The Officer March/April 2011 : Page-22

capitol Hill connEction Snowball EffEct ElizabEth CoChran lEgislativE assistant International defense cuts could create a security vacuum. purred by the international financial crisis, U.S. allies continue making defense cuts as adversaries increase defense spending. Additionally, U.S. officials are in the throes of a debate over the defense budget, how much to cut, what should be cut, and when cutting should begin. Among allies, perhaps the most talked about and most significant cuts have occurred in the United Kingdom, which has cut 8 percent of its overall defense budget in addition to an across-the-government cut of about 20 percent or more. France plans to slash defense over the next three years by 3.6 billion euros ($4.8 billion). Germany decided to slash 8.4 billion euros ($11.4 million) over the same period and has ceased its conscription program. The Netherlands plans to cut 1 billion euros from its defense budget. Taiwan has cut its 2011 budget by $200 million. Other nations cutting their defense include Italy by 10 percent and Spain for the third year in a row by 3.5 percent. Furthermore, Japan set its defense budget at 23.39 trillion yen ($28.7 billion), cut ground forces, and reduced its number of tanks. Japan’s National Defense Program Guideline, endorsed by the country’s security council and cabinet, also emphasized great concern for China’s military growth in the region. Aside from defense cuts, other allies face future financial difficulties. For example, Greece received 110 billion euros ($150 billion) from the European Union (EU) and the International Monetary Fund months ago. More recently, the EU granted Ireland an 80 to 90 billion pound ($129 billion to $145 billion) bailout. And in recent months, heavy borrowing by Spain and Portugal indicates they could follow a similar path. Furthermore, the EU’s European Defense Agency froze its defense budget at 30.5 million euros ($40.3 million). According to Bloomberg , NATO Secretary General Anders Fogh Rasmussen stated at the Lisbon Summit, held in November, that “the Europeans should also invest a sufficient amount of money in defense. Otherwise the common European defense and security policy will just be a paper tiger, to speak bluntly.” “The inherent danger in these defense cuts is the void created amid continuing operations in Iraq and Afghanistan.” Concurrently, as allies cut back, many adversaries are building up their armed forces. Russia plans incremental defense spending increases starting in 2011 with $19.2 billion, $24.3 billion in 2012, and then $38.8 billion in 2013. China has reportedly increased its budget by 7.5 percent. Also, China has made striking cuts to its exports of rare earth metals, which are critical for the production of smart bombs, laser-targeting systems, night-vision goggles, and silent technology used in helicopter blades. Ally South Korea plans to increase its defense budget by nearly 5.8 percent in 2011, which is partially in response to North Korean attacks last year on Yeonpyeong Island and the sinking of the navy vessel ROKS Cheonan , which resulted in 50 deaths. Despite the budget challenges, more countries continue to establish cooperative agreements. Japan plans to enhance cooperation with the United States, South Korea, and Australia. And 11 EU countries have signed on to an agreement to launch an unmanned maritime systems program to work on mine-resistant countermeasures and other naval missions. Poland intends to join the Multinational Space-Based Imaging System program, which includes Belgium, France, Germany, Greece, Italy, and Spain. The United Kingdom and France have established a defense partnership, which includes a joint military force and closer nuclear research. Certain allies, though small in number, plan defense increases. Norway’s defense budget will increase by 3.5 percent based on rising oil revenues, and Poland will raise its defense budget by 7.1 percent. Yet this does not come close to compensating for the dozen or so making reductions, especially considering that the United Kingdom and France comprise the majority of the total defense spending in Europe and are next in line after the United States in defense spending. An American strategy that relies upon allies to backfill operational support creates a doubled risk at a time when so many are cutting armed forces, bearing in mind ongoing operations in Iraq and Afghanistan, growing threats in the Pacific, and enduring terrorist threats around the globe.  22 the O fficer / M arch –a pril 2011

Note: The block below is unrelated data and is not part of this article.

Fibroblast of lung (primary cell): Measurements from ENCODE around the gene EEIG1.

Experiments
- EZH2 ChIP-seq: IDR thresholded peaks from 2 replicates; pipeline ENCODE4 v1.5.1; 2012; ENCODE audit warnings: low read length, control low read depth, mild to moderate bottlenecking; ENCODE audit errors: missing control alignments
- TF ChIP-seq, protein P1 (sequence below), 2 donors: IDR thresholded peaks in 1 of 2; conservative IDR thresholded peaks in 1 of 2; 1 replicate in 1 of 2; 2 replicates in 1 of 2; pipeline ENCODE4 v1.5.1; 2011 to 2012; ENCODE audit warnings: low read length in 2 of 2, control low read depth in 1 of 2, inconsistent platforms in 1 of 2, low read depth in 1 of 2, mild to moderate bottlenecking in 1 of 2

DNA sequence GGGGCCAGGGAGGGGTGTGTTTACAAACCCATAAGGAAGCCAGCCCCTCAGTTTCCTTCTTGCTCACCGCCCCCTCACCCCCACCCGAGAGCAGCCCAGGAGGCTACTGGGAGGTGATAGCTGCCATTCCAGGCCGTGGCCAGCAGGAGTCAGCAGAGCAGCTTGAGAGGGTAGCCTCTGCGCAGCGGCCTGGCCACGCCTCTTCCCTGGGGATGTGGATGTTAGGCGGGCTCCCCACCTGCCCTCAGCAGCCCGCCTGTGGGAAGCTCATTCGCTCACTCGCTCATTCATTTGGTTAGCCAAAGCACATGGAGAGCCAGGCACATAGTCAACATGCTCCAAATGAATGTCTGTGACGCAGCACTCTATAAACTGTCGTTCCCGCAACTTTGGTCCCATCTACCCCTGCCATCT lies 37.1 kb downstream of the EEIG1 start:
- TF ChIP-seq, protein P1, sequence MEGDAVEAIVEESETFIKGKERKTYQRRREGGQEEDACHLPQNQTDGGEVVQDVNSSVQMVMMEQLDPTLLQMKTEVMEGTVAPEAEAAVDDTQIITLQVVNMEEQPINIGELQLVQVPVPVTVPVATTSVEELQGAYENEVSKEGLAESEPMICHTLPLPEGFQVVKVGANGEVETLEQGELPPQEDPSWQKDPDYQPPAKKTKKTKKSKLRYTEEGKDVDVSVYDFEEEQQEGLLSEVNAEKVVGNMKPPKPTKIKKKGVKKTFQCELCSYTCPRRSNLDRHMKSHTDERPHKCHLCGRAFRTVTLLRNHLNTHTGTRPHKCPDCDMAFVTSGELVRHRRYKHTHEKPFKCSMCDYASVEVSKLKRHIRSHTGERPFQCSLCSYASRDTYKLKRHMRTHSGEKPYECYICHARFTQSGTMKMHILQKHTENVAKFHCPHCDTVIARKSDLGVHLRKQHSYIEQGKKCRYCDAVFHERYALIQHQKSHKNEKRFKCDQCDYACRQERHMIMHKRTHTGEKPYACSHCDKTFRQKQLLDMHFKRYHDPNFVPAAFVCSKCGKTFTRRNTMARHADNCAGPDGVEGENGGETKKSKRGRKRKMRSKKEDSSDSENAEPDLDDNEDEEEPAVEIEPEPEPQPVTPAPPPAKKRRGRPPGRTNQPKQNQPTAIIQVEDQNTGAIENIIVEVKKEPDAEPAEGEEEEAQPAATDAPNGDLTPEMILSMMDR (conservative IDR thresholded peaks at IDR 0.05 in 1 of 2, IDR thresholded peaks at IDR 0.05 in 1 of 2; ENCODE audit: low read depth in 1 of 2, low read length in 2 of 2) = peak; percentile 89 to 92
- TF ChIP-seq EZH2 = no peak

Previous Page  Next Page

Publication List
Using a screen reader? Click Here